Friday, January 27, 2012

Last Night's Meltdown Just Another Sign that Metro's Communication Systems Suck

As anyone who was stuck on the Metro late last night during a major communication outage can attest, Metro's communication system is a clunker. It's not robust, lacks redundancy and often just doesn't work. It's aggravating and potentially dangerous to both riders and Metro workers.

The broken radios, etc. are still no excuse for ABSOLUTE silence by Metro's highly paid and lowly regarded PR team who tweeted or communicated otherwise NOT ONCE during the whole event, leaving riders even more in the dark as they wiled away the time--at least an hour by some accounts--stuck in tunnels and stations. Now Dan Stessel tells WTOP the event lasted only 15 minutes. Not much truthiness there.

Here's a sample of last night's twitter traffic. If you want more, go look at my feed.

Here's Metro's Twitter response:

But radios sucking is not new. While last night might have been a more catastrophic failure, the communication system fails every day.

The same source who shared the photos of a cracked brake disk also let me look over their shoulder at some of their WMATA email. What I saw really made it clear just how dysfunctional and dangerous to Metro employees and riders the crippled Metro communication system is.

Every day, there were multiple emails from multiple workers in the field reporting communication/radio outages and problems.

The source explained to me that those who write the emails usually do it for about a month until they realize their efforts to get management to do anything are futile. Then they stop out of frustration.

But it gets worse.

In the debacle that ensued after a brake disk fell off a train last month, Metro issued a press release saying it needed to improve customer communications and that the radios don't really work very well.

Here's the exact wording:
The review also identified two areas where Metro will be focused on after-action improvements. The first is improving customer communications to passengers aboard standing trains and to others before they arrive at the impacted stations, as well as those traveling throughout the system. The second area is radio communications that are challenging in certain underground locations.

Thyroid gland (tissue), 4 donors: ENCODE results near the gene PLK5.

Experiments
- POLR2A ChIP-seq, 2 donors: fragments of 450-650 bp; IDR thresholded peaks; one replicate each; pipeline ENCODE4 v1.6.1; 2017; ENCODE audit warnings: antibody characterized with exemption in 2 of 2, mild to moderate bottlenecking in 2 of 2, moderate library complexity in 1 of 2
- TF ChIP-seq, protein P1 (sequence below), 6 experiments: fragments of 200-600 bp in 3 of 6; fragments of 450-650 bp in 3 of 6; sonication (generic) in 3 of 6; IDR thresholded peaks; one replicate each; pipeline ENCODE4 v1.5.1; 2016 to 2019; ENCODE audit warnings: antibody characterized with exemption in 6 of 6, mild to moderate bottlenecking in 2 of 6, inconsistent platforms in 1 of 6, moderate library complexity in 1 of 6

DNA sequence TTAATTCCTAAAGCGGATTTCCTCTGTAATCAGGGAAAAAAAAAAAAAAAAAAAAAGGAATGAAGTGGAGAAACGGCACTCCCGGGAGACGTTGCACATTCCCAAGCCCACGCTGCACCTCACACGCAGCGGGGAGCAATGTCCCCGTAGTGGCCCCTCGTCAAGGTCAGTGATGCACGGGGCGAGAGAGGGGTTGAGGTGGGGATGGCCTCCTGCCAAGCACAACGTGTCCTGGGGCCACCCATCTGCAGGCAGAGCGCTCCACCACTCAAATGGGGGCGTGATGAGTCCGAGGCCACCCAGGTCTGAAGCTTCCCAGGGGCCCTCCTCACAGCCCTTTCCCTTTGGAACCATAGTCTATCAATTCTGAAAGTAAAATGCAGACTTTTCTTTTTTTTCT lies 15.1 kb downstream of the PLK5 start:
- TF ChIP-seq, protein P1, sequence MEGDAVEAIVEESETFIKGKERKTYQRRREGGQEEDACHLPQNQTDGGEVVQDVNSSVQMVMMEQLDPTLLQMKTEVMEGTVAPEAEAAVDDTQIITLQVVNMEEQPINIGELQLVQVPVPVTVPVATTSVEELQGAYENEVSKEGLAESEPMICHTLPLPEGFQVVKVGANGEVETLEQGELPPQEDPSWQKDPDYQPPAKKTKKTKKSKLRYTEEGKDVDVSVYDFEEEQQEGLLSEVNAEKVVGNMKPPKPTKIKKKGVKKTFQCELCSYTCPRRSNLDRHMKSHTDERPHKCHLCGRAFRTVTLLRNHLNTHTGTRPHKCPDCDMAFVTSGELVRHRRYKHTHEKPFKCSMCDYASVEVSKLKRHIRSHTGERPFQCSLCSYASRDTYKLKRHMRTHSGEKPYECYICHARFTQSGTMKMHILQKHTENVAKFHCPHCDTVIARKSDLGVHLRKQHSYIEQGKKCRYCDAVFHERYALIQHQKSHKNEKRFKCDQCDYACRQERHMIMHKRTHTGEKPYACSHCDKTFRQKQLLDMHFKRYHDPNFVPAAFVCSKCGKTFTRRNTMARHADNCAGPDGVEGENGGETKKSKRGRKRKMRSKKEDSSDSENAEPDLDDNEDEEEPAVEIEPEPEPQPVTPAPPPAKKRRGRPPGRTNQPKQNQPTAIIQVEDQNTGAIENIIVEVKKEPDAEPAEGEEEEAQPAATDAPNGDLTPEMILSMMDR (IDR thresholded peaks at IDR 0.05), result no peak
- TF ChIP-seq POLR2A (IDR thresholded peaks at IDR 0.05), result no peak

OK. That's really sort of backwards because Metro will never have very good customer communications if the radios don't work.

But the whitewash didn't stop there. The press release went on to say:
Signal boosting technology continues to be tested in several locations, and is being conducted today to identify possible solutions to improve radio performance.
The problem is no Metro employee I've talked to said any testing has been done at all, and we're many weeks after the incident.

No testing at all. Nothing. Five sources who rely heavily on radios all confirmed this. Perhaps if Metro had really done some testing, last night could have been avoided.

Furthermore, Metro's statement about radio testing was widely mocked on Metro's own email. No one reported having seen anything resembling testing. The press release was a joke to those who knew what was really going on.

One employee reacted to the Metro press release like this:
Really? Radio communications are challenging? I guess I need a dictionary because I did not know challenging is the same as non-functioning. And they say they are out there today trying to correct it? I have been here since early this morning, and I have not heard a single call for radio checks. I will be here until late tonight, and I can bet I will not hear any this evening either.
A few days later, the same source said the following after asking around:
I never heard any radio checks. Neither did any [of my coworkers]. As far as we can tell, nothing was done at any key stations.
One source blamed the slow evacuation of the people who were stuck for so long on the train that lost a brake on Metro's poor radio system, saying "an evacuation can only be as good as the communication."

Poor communication was also a major contributor to the needless and dangerous chaos at Rosslyn after a jumper incident at Clarendon. Rosslyn is, and has been, a known, and one would assume well documented, problem station for radios.